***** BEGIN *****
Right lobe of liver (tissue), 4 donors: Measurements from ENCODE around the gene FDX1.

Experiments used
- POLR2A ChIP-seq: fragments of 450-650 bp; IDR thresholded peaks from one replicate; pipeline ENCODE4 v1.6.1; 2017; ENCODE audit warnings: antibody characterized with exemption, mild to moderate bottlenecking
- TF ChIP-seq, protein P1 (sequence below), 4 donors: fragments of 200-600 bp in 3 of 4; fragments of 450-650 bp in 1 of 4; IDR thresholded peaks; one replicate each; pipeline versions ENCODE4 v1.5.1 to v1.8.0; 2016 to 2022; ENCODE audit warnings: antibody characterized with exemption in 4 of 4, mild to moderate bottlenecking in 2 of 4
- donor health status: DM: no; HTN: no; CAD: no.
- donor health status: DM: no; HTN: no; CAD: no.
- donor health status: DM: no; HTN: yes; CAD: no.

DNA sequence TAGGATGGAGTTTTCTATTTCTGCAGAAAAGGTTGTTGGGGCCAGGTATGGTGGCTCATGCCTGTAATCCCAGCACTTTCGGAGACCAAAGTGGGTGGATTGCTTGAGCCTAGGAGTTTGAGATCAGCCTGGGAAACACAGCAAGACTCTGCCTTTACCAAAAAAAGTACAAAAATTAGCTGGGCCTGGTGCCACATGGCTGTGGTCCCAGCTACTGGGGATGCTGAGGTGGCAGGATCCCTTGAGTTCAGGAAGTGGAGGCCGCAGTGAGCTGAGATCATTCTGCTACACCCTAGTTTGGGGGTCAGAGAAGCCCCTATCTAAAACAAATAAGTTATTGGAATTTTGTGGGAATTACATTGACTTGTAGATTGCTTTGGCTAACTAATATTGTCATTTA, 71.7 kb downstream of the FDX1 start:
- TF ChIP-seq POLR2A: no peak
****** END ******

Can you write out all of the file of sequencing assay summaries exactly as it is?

Right lobe of liver (tissue), 4 donors: Measurements from ENCODE around the gene FDX1.

Experiments used
- POLR2A ChIP-seq: fragments of 450-650 bp; IDR thresholded peaks from one replicate; pipeline ENCODE4 v1.6.1; 2017; ENCODE audit warnings: antibody characterized with exemption, mild to moderate bottlenecking
- TF ChIP-seq, protein P1 (sequence below), 4 donors: fragments of 200-600 bp in 3 of 4; fragments of 450-650 bp in 1 of 4; IDR thresholded peaks; one replicate each; pipeline versions ENCODE4 v1.5.1 to v1.8.0; 2016 to 2022; ENCODE audit warnings: antibody characterized with exemption in 4 of 4, mild to moderate bottlenecking in 2 of 4
- donor health status: DM: no; HTN: no; CAD: no.
- donor health status: DM: no; HTN: no; CAD: no.
- donor health status: DM: no; HTN: yes; CAD: no.

DNA sequence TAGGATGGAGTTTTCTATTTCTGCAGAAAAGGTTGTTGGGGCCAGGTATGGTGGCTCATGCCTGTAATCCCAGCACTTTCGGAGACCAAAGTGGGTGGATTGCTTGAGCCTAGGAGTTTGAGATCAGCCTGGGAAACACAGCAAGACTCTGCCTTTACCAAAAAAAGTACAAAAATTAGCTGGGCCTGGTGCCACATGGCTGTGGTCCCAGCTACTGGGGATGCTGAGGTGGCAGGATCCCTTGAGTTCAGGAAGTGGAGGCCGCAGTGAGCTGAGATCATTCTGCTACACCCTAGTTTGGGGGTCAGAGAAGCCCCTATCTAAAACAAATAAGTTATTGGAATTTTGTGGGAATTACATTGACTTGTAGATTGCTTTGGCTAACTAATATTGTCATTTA, 71.7 kb downstream of the FDX1 start:
- TF ChIP-seq POLR2A: no peak